Anyone following the NFL the last few days will know that the league has modified their overtime rules for the playoffs. The new changes are as followed:
Whenever there’s a significant change to an important league rule, it’s obviously going to be meant with plenty of skepticism. So far, the new overtime proposal has polarized fans and personalities no matter their allegiances.
The NFL overtime rules are literally the exact same and they solved nothing— Locker Room Guys Podcast (@lockerguys1) March 29, 2022
Idk why y’all change the overtime rules it was just the bills fans crying that they lost— Jaiden_Isbanned (@RatJaiden) March 30, 2022
New @NFL overtime rules seems a lil participation trophy ish.— Stefen Paris (@StefenParis) March 30, 2022
NEW PLAYOFF OVERTIME RULES— aye❗ (@canttackle38) March 29, 2022
Play defense for 13 seconds
The NFL literally changed the overtime rules because everyone and their mom wanted to see this guy throw the football more pic.twitter.com/kLfh1MejSZ— Kyle Nap (@KyleNaps) March 29, 2022
When watching the Bills-Chiefs Divisional Round fireworks extravaganza, I was among those in the crowd who wanted to see Josh Allen get a chance. It was a classic game that to me became marred by the current overtime rules.
Let me make this clear, I don’t appreciate the notion that this rule change is done to “prevent hurt feelings” or used as a “participation prize”. Turf Show Family, imagine the Rams lose the overtime coin toss and wind up losing on the first possession. Perhaps LA deserved to lose if they couldn’t stop them near the end of regulation and on the opening drive of the extra period. However, it’s never a great feeling coming away knowing your team doesn’t get another rightful shot at victory.
I may have contradicted myself near the end there, but why can’t both teams have a shot? The odds of a team winning a playoff game after losing the coin toss are not high, as this tweet acknowledges:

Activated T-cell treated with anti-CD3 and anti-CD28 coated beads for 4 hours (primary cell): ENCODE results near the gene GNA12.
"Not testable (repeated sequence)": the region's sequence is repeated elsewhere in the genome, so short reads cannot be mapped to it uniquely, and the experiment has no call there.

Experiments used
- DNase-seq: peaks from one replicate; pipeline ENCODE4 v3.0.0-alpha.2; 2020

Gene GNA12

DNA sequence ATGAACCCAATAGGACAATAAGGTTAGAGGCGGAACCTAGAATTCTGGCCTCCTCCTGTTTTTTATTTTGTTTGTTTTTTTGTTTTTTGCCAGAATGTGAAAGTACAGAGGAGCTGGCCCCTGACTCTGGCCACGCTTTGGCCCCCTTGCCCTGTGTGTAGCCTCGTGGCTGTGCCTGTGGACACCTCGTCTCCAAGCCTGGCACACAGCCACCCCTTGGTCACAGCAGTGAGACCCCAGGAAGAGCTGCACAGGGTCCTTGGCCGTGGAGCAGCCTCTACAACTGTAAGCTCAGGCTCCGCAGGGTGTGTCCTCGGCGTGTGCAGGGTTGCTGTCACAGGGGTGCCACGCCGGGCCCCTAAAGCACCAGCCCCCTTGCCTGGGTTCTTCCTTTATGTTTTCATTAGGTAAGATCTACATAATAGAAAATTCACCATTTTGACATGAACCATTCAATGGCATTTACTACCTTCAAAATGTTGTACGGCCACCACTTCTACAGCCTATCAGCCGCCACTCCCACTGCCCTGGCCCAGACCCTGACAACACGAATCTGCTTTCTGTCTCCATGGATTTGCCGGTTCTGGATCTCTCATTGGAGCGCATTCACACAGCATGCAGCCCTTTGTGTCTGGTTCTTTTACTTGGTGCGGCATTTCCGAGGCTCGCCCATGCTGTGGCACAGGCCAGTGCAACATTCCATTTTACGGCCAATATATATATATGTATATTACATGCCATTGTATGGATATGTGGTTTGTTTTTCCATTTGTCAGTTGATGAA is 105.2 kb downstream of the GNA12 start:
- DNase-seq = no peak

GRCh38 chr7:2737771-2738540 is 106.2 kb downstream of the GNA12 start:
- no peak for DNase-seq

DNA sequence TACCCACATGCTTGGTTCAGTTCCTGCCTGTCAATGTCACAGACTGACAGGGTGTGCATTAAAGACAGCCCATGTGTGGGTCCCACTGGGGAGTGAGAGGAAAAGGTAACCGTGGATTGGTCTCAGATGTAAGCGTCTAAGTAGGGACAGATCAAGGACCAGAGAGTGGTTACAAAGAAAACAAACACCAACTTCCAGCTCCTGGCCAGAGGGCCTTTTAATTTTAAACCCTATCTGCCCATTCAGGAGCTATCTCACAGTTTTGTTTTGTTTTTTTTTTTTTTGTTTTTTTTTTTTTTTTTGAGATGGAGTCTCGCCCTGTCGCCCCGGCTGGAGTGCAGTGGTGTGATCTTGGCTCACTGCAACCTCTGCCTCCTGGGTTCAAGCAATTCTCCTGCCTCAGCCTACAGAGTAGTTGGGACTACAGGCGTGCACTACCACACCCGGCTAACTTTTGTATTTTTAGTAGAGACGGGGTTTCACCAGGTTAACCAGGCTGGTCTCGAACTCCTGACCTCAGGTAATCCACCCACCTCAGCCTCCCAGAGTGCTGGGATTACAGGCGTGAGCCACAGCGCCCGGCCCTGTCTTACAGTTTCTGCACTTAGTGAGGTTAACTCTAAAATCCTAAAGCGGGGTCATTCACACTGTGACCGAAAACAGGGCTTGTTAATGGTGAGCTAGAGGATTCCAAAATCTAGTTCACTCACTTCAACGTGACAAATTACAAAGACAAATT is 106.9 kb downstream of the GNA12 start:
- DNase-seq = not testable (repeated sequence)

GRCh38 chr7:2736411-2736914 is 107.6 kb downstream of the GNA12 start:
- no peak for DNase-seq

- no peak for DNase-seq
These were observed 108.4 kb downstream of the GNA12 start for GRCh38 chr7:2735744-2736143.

Here’s what the NFL’s new OT rule is trying to guard against: Over the past decade, teams that won the overtime coin flip in the postseason were 10-2, including seven of those 10 wins coming on the opening possession.— Adam Schefter (@AdamSchefter) March 29, 2022
Under Sean McVay, the Rams have played in only two overtime games in five years, amassing a 1-1 record. The Los Angeles Rams were one of the two teams to win an overtime contest after their opponent won the coin toss. That game happened to be the 2018 NFC Championship against the New Orleans Saints. We all know about the no-call that led the game into overtime to begin with.
What these critics forget to consider is that anything can happen once the extra period begins. It’s completely fair to give both teams an equal chance to win, but it’s wrong to assume that each team will make the most of the chances they were gifted. Sure winning a coin toss may lead to greater chances of winning, but absolutely nothing is guaranteed for anyone once the ball is in their hands.
I’ve always been down for an thrilling matchup to continue and this new rule change allows for it to happen. As a fan of the sport, this will make playoff games more exciting. Personally, I felt the league should’ve experimented with such a major change in the regular season first, then expand it into the postseason if it works.
Just because a rule sounds great in hindsight, doesn’t mean it’ll resolve the issues (remember challenging pass interference?). Who knows, a few years down the line we’ll probably be clamoring for the overtime rules to change again.
That is life in the NFL after all.
What are your thoughts on the NFL’s new overtime rules?
This poll is closed
It’s the perfect solution to the current format
Meh, it’s a start but doesn’t solve much
Terrible, it only exists to prevent hurt feelings